'Heartfelt grief and sorrow' - Pacific pledges solidarity after Christchurch mosque attacks

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A lone gunman killed 49 people and wounded more than 20 at two Christchurch mosques on Friday in a shooting which Prime Minister Jacinda Ardern condemned as "a terrorist attack". "Two do remain critical, and we also have one child being well looked after at hospital in Christchurch".

New Zealand mosque attacks: Brenton Harrison Tarrant live-streamed for about 17 minutes his rampage through two mosques.

Judge Paul Kellar said although Tarrant was facing only one murder charge, it was "reasonable to assume there will be other charges".

Police said three people were in custody.

Residents pay their respects by placing flowers for the victims of the mosques attacks in Christchurch.

It is understood that the killers of the terror attacks have legitimate gun license. Our gun laws will change, ' she declared during a news conference. But he said some people frustrated because "they want to get on with their grieving process".

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The police initially said that four people had been detained in the wake of the attacks.

Tarrant, handcuffed and wearing a white prison suit, stood silently in the Christchurch District Court where he was remanded without a plea.

"While work has been done as to the chain of events that led to both the holding of this gun licence and the possession of these weapons, I can tell you one thing right now: our gun laws will change", Ardern told reporters. "Rhetoric of racism, division and extremism has no place not only in New Zealand but I would say in a society as a whole".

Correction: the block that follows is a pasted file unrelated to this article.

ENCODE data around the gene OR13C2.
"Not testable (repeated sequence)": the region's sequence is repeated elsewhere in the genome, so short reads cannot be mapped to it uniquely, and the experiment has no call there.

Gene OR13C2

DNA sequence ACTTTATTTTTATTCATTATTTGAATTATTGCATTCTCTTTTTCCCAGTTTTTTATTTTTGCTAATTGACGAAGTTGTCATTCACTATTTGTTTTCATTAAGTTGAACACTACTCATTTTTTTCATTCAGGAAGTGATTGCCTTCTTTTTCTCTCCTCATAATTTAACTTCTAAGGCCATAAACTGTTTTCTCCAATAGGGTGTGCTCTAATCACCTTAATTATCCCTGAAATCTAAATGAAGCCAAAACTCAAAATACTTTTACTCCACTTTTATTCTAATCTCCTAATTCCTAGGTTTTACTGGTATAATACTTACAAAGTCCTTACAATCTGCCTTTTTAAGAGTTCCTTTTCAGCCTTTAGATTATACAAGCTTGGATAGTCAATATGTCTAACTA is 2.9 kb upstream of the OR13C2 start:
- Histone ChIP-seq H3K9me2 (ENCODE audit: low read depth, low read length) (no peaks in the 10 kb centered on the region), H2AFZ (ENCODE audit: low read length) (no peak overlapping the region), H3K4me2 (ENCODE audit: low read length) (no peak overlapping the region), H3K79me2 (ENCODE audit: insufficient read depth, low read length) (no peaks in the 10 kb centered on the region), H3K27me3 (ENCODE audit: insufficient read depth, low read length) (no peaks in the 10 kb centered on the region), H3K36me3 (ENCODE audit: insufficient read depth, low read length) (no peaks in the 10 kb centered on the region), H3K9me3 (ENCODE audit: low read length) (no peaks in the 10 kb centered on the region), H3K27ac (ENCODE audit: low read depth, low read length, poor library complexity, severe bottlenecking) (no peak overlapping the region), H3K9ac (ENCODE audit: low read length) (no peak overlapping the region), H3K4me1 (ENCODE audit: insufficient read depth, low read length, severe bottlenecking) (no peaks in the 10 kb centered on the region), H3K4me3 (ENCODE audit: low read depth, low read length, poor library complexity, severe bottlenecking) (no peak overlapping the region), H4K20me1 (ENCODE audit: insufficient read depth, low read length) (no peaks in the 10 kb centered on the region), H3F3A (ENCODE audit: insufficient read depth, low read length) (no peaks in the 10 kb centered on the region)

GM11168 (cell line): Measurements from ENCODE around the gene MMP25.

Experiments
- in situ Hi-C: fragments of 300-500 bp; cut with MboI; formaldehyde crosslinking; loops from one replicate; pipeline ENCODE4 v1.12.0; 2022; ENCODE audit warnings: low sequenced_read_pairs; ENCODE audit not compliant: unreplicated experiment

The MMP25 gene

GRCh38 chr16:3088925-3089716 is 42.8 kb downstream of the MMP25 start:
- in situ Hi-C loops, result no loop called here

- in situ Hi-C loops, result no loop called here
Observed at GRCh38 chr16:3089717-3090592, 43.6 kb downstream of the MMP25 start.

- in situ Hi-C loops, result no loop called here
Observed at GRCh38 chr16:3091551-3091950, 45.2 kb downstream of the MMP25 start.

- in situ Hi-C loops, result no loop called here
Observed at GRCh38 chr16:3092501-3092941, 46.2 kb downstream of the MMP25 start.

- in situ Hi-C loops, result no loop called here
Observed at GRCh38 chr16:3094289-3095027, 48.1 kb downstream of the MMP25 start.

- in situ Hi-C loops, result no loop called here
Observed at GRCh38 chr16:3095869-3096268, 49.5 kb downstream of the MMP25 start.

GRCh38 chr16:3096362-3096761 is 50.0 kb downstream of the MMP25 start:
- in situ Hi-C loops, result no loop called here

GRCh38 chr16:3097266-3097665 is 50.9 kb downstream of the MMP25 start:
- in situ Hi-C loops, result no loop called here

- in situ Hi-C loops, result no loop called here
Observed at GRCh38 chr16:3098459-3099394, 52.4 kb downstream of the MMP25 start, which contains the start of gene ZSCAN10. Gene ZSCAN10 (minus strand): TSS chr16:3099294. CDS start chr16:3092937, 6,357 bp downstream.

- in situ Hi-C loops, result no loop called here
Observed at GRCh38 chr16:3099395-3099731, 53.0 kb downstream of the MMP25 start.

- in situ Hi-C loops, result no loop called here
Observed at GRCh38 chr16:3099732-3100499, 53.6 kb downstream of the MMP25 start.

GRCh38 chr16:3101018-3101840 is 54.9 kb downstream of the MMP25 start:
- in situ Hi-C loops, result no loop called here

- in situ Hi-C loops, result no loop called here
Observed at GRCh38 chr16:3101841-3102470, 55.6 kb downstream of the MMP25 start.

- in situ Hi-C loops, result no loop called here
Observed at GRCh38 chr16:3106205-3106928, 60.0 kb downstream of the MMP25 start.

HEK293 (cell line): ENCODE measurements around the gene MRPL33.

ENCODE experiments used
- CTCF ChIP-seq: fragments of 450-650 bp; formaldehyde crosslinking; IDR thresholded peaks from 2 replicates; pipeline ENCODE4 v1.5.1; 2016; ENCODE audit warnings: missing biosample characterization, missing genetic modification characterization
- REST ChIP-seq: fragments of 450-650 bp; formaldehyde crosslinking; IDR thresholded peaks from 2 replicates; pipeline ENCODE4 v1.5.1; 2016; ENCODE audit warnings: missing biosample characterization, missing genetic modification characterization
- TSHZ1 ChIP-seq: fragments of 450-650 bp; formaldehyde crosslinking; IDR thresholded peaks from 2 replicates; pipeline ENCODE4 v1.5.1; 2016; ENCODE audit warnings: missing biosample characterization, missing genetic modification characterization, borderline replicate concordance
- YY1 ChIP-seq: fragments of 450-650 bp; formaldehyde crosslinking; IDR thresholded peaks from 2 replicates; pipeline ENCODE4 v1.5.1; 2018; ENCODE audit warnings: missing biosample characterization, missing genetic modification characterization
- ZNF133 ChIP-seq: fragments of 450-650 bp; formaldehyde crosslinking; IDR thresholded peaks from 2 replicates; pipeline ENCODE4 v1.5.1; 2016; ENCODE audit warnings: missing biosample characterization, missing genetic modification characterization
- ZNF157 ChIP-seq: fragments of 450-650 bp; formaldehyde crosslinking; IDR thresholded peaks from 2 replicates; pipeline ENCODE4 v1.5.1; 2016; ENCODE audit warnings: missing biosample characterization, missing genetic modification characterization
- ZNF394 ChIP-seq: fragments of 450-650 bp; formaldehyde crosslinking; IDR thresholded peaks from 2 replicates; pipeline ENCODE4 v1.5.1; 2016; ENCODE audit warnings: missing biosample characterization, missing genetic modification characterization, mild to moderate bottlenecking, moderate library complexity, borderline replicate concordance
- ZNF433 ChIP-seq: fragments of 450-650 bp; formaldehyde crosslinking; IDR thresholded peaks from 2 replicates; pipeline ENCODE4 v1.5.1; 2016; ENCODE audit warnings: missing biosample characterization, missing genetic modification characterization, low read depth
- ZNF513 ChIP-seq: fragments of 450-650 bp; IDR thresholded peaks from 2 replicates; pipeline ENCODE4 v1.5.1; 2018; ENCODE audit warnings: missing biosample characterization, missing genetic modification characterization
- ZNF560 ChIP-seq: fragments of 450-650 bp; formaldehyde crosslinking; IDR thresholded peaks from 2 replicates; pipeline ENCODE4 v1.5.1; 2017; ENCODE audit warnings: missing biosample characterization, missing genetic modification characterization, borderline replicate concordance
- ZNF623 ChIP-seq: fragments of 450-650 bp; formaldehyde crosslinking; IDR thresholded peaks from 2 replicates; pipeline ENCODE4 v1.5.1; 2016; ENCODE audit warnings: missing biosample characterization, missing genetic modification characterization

"What I can say is that an 18-year- old man will appear in court on Monday but that arrest was tangential to this matter and we do not believe that he was involved in this attack either", Mr Bush said.

"At just that moment, there was one young guy who usually takes care of the mosque and helps with parking and other stuff, so (the man) saw an opportunity and he pounced over to him and grabbed his gun".

Within hours of the massacre that killed 50 people, New Zealand Prime Minister, Jacinda Ardern, promised to change the country's gun laws, though she didn't immediately specify how.

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This handout picture released by the office of New Zealand Prime Minister shows New Zealand Prime Minister Jacinda Ardern meeting with the representatives of the refugee centre during a visit to the Canterbury Refugee Centre in Christchurch on March 16, 2019.

Greenhill described "acts of heroism" and "selflessness" by the people attacked on Friday afternoon, including one man who was killed trying to disarm a gunman at the second mosque.

The attacker, identified by authorities as Australia-born Brenton Tarrant, 28, reportedly targeted immigrants during Friday prayers.

Business Standard reports that Tarrant allegedly used "two semi-automatic rifles, two shotguns and a lever-action weapon".

Tarrant posted a manifesto online before the attack, suggesting a racially-motivated act of terrorism. Armed police were deployed at several locations in all cities, unusual in a country where levels of gun violence are low.

"As soon as New Zealanders hear that someone was legally able to acquire, as I'm advised, those weapons and carry out this event, that will raise enormous questions with our gun laws, and that is why we will respond swiftly", she explained.

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